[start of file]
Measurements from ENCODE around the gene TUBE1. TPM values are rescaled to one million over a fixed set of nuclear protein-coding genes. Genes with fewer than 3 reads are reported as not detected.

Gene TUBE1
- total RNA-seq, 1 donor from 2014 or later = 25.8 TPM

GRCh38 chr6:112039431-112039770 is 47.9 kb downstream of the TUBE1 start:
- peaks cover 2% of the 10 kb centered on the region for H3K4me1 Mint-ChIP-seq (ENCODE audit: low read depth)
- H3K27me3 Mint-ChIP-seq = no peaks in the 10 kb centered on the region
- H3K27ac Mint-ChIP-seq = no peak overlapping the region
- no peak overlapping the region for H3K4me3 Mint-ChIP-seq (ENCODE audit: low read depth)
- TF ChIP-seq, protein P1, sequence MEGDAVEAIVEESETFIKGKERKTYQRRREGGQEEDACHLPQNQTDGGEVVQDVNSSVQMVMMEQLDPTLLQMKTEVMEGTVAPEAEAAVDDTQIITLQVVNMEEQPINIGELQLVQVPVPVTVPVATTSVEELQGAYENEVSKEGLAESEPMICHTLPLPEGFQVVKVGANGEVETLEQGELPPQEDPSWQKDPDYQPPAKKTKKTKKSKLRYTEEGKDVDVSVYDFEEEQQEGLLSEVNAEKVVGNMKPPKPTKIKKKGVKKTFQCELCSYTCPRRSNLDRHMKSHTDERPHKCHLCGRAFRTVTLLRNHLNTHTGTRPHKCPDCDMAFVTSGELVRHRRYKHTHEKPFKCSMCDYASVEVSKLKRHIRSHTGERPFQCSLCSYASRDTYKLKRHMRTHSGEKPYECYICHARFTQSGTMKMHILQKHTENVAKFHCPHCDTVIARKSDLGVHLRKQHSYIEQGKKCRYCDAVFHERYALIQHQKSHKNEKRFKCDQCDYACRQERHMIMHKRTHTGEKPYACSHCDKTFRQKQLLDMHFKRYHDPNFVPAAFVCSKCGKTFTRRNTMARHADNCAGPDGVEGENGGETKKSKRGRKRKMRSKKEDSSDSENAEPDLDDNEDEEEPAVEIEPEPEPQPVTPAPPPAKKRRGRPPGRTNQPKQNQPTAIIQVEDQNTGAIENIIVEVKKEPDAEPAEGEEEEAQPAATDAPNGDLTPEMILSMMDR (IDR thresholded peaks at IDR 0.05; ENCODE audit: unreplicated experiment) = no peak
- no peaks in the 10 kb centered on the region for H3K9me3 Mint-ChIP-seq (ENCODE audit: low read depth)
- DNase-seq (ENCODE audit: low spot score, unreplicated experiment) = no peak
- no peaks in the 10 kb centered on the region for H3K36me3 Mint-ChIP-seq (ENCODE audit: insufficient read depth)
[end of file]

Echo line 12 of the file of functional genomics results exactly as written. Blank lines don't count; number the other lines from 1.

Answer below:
- no peaks in the 10 kb centered on the region for H3K36me3 Mint-ChIP-seq (ENCODE audit: insufficient read depth)